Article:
I used the embedded mode since I didn’t want to install an entire Hadoop cluster to run Drill. I just needed something easy, quick and cheap. The embedded mode, that can run on a single node, is just perfect for this use case. If your machine doesn’t have any Apache Spark or Apache Hadoop installed, you’ll be able to see something like this:
But if you have Apache Spark installed, for example, Drill will notice the HADOOP_HOME environment variable existence and will try to use it. The result is that it won’t be able to start Apache Zookeeper in local mode and you’ll get some errors:
To solve the problem you can just unset the HADOOP_HOME variable just for the Apache Drill session, creating a .bat file like the following:
sqlline -u "jdbc:drill:zk=local"
Installing Azure Blob Store JARs
To allow Apache Drill connect to Azure Blob Store, a specific Data Source needs to be configured.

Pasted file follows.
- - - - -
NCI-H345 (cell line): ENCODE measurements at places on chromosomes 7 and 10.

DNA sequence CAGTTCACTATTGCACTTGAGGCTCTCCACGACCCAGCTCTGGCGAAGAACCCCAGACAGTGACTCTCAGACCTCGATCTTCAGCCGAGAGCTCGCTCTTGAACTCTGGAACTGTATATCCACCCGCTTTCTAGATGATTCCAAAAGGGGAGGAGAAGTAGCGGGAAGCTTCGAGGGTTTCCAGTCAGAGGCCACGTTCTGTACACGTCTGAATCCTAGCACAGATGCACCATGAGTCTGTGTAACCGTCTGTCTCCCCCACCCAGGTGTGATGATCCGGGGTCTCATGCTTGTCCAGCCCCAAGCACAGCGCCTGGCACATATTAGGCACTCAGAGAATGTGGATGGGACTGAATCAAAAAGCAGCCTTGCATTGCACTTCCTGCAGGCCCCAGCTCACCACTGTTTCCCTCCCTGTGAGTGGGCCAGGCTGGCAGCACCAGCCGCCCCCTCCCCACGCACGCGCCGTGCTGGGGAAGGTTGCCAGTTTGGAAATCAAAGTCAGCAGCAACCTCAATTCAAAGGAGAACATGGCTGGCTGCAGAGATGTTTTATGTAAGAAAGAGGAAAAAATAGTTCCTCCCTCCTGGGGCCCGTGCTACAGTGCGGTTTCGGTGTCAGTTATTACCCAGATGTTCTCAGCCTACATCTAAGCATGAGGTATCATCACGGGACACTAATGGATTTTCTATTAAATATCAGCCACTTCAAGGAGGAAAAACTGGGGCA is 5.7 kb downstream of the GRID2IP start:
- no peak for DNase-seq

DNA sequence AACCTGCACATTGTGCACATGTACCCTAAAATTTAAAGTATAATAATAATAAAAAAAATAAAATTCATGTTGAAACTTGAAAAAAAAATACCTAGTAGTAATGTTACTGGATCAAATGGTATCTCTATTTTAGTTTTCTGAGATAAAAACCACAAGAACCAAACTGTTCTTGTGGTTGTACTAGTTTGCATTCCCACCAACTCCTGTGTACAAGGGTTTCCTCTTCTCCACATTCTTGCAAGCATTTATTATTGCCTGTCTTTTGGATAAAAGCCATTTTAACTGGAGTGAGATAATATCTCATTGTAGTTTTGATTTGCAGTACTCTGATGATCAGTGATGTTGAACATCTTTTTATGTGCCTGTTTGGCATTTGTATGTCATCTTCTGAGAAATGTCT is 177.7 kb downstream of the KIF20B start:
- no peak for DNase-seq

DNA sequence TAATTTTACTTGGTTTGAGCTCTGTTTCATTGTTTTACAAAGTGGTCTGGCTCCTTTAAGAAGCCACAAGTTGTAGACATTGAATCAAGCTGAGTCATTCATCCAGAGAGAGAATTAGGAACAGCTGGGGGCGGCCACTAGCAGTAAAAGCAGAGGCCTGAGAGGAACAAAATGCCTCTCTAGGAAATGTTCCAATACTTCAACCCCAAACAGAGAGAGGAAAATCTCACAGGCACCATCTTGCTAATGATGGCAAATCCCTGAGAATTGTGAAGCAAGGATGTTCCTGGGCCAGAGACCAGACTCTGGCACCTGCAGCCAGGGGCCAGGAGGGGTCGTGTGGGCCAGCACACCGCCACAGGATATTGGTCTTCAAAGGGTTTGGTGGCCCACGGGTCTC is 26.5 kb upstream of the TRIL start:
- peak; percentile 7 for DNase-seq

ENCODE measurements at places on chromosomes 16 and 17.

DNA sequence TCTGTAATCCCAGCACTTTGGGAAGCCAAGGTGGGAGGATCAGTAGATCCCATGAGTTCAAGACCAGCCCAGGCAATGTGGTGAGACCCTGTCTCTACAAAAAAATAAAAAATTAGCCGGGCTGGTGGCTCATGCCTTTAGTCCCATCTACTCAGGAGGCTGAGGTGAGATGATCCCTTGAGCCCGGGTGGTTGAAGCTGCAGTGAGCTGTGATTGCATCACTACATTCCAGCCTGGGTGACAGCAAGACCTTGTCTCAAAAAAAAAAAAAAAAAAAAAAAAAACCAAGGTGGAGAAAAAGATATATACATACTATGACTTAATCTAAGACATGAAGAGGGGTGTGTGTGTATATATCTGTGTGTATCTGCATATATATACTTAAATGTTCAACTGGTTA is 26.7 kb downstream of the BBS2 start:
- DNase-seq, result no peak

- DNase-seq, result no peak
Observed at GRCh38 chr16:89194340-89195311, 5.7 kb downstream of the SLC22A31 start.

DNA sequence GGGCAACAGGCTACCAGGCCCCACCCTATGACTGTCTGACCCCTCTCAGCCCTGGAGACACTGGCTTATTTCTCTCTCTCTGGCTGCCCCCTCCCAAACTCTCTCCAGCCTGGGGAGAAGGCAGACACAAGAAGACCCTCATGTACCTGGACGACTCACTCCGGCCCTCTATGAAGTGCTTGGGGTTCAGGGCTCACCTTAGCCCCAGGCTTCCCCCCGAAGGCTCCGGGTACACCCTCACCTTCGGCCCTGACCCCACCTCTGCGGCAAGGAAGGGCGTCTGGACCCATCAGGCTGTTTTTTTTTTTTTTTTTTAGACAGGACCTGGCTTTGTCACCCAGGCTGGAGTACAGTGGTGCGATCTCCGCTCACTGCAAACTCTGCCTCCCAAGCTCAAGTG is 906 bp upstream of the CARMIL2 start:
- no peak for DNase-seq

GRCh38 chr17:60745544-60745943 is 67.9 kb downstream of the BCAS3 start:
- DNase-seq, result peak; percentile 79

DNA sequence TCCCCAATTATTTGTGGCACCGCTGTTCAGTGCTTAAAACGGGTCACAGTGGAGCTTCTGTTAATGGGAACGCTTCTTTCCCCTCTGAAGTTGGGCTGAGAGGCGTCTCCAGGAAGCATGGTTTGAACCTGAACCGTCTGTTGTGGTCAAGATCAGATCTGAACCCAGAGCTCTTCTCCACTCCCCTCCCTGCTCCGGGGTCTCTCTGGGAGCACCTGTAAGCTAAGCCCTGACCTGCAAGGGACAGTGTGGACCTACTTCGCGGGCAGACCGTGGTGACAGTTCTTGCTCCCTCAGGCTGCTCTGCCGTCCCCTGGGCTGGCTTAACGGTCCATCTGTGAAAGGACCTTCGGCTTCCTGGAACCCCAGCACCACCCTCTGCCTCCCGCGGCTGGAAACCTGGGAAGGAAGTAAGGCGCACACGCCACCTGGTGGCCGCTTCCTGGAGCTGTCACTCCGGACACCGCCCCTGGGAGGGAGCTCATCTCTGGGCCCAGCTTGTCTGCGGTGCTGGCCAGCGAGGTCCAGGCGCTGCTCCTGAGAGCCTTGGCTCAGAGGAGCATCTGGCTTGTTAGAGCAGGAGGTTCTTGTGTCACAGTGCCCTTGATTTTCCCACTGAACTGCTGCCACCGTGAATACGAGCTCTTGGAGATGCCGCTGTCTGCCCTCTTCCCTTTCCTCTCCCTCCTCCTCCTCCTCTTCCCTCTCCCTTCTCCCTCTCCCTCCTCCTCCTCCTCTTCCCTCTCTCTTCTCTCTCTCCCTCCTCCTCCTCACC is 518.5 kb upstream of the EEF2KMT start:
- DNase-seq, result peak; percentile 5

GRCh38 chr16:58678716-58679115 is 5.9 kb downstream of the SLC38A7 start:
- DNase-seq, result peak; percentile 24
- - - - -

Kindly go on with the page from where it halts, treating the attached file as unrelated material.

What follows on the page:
Now, since explicit support to Azure Blob Store is mentioned even in the Apache Drill homepage, you would expect a nice documentation page, just like it exists for Amazon S3, that tells you how to configure everything, right? Wrong, of course.
The first step to make Azure Blob Store working with Apache Drill is getting the correct version of JARS. The one I found working are the following
download and copy them into jars/3rdparty folder. Easy right? The problem was just finding the correct combination of libraries versions that works…but you’re lucky since I’ve already done it for you, so you can just enjoy one more time at the pub, instead of spending hours just testing libraries.
Configuring the Storage Plugin
The libraries you just copied will be automatically picked up by Drill when needed…so it’s now time to tell it when it should do so. First of all you need to get the key value of the Azure Blob Store you what to access to. It can be done via the Azure Portal, the AZ CLI or via the nice Azure Storage Explorer:
and then you change (or create if it doesn’t exists) the core-site.xml file in conf folder so that the XML will look like the following:
<?xml version="1.0" encoding="UTF-8" ?>